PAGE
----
One of the recommendations of the committee was: “That with respect to New Zealand, while it may not be right, under all circumstances, to withhold from the settlers in that colony assistance in protecting themselves against the attacks of native tribes, so long as the Imperial Government retains a control over native policy, their principal reliance ought to be on their own resources.” In Australia, South Africa, Ceylon, and the West Indies it was recommended that the number of Imperial troops should be reduced or their cost provided in great degree locally. In conclusion, the committee submitted “that the tendency of modern warfare is to strike blows at the heart of a hostile Power; and that it is, therefore, desirable to concentrate the troops required for the defence of the United Kingdom as much as possible, and to trust mainly to naval supremacy for securing against foreign aggression the distant dependencies of the Empire.”

The report, which has been justly described as “the most important single document in the long series of events which was to lead at last to the evacuation of the self-governing colonies by the Imperial Army,”1 greatly influenced public opinion, and when Adderley himself became Under-Secretary of State for the Colonies in 1866 it was a foregone conclusion that the main principles of the report would be strictly applied. The rejection by Canada of the Militia Bill of 1862 displeased the British public, because Great Britain had responsibilities in North America “which it desired neither to repudiate nor to incur great expenditure in fulfilling.”2 The Times was very

1 C. P. Stacey, op. cit. Cf. pp. 123-128. The Report reference is P.P. 1861, No. 423, vol. xiii.

2 H. E. Egerton, Historical Geography of the British Dominions, vol. v, Canada, p. 232. See also R. G. Trotter, Canadian Federation, p. 204, etc.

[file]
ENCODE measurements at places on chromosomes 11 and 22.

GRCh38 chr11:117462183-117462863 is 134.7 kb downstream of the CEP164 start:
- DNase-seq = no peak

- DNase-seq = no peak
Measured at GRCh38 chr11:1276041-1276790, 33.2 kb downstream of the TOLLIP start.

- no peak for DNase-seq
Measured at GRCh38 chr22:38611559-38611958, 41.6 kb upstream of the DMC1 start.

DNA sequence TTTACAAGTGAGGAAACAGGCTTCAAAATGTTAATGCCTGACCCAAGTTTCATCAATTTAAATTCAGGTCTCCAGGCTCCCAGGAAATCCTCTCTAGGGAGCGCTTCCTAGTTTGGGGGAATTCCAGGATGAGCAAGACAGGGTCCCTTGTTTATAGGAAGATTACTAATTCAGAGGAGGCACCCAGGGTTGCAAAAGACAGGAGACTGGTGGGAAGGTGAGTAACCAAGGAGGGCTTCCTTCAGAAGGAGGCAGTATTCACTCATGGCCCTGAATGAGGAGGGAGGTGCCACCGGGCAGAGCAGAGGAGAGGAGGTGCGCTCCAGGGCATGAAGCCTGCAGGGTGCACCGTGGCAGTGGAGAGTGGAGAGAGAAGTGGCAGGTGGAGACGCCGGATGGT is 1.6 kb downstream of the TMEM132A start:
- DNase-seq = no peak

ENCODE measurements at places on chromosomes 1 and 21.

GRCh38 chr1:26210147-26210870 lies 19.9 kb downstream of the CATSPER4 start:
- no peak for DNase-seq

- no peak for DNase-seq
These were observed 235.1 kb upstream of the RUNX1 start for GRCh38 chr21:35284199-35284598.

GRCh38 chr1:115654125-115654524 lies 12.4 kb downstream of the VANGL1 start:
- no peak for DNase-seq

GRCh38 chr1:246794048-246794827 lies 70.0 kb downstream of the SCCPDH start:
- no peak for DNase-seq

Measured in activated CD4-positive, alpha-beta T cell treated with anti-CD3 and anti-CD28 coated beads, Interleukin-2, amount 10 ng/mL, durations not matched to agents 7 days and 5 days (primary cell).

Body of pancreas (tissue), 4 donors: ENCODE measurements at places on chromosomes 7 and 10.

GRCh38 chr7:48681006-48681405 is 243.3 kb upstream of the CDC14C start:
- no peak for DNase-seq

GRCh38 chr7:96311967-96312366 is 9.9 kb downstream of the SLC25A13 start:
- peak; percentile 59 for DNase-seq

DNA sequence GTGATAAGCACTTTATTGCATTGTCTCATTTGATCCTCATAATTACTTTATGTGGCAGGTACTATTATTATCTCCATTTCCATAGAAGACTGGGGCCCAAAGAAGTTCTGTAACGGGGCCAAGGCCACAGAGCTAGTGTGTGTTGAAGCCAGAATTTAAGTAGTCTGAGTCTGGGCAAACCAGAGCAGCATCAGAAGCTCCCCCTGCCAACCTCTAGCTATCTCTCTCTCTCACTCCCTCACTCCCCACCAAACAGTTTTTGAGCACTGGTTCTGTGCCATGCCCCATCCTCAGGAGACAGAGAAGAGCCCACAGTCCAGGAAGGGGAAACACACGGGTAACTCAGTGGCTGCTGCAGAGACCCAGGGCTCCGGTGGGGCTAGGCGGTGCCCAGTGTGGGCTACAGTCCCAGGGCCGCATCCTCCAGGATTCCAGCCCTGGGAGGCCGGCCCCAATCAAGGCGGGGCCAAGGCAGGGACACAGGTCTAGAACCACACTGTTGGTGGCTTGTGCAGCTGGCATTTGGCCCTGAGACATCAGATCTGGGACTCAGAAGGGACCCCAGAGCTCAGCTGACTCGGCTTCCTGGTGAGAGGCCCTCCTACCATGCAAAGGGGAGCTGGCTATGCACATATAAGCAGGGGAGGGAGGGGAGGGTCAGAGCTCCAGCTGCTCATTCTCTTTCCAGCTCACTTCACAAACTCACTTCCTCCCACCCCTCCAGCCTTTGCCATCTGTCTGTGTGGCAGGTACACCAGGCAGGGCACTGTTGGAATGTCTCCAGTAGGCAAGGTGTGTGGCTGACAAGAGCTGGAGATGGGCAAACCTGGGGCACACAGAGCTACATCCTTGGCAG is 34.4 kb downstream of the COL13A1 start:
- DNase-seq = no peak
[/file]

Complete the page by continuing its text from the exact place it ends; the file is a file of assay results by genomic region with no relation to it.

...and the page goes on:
page 125 emphatic on the subject on July 23, 1862: “They have money for many other things, some necessary others unnecessary; money for jobs of all kinds, money for the most questionable of public works, but money for honour, money for liberty, money for independence, for the privilege of being governed by their own laws and knowing no master—for these merely secondary advantages, as we suppose they consider them, the Canadian Parliament and Ministry have nothing to spare.” The scheme for the confederation of Canada brought to England by George Brown gave “prodigious satisfaction,” because it foreshadowed a time not too remote when British America might be sufficient for its own defence and Britain would be relieved of the constant fear of an invasion of Canada by the United States. But even at a time when “everything Canadian had gone up in public estimation immensely,” Brown noted “a manifest desire in almost every quarter that ere long the British American colonies should shift for themselves, and in some quarters evident regret that we did not declare at once for independence.”

Even in South Africa, where the great numerical superiority of the native races created special difficulties, the Imperial Government was to foster a policy of federation similar to that devised earlier by Sir George Grey and summarily rejected, with the avowed object of making practicable the policy of the Committee of 1861. To bridge the gulf between the Cape and Natal, and make these colonies more capable of standing on their own, Basutoland was to be annexed to Natal. The plan miscarried, and on March 12, 1868, Basutoland was annexed to the Crown. “From this annexation,” writes de Kiewiet, “may be said to date the new republicanism.” The Orange Free State sent delegates to protest on its behalf. The Aborigines Protection Society protested on behalf of the Basuto. All in vain. The history of South Africa, like that of Canada and New Zealand, was changed by a not very large committee whose report has received less attention than many documents whose influence was much less.

* C.O. 209, 154.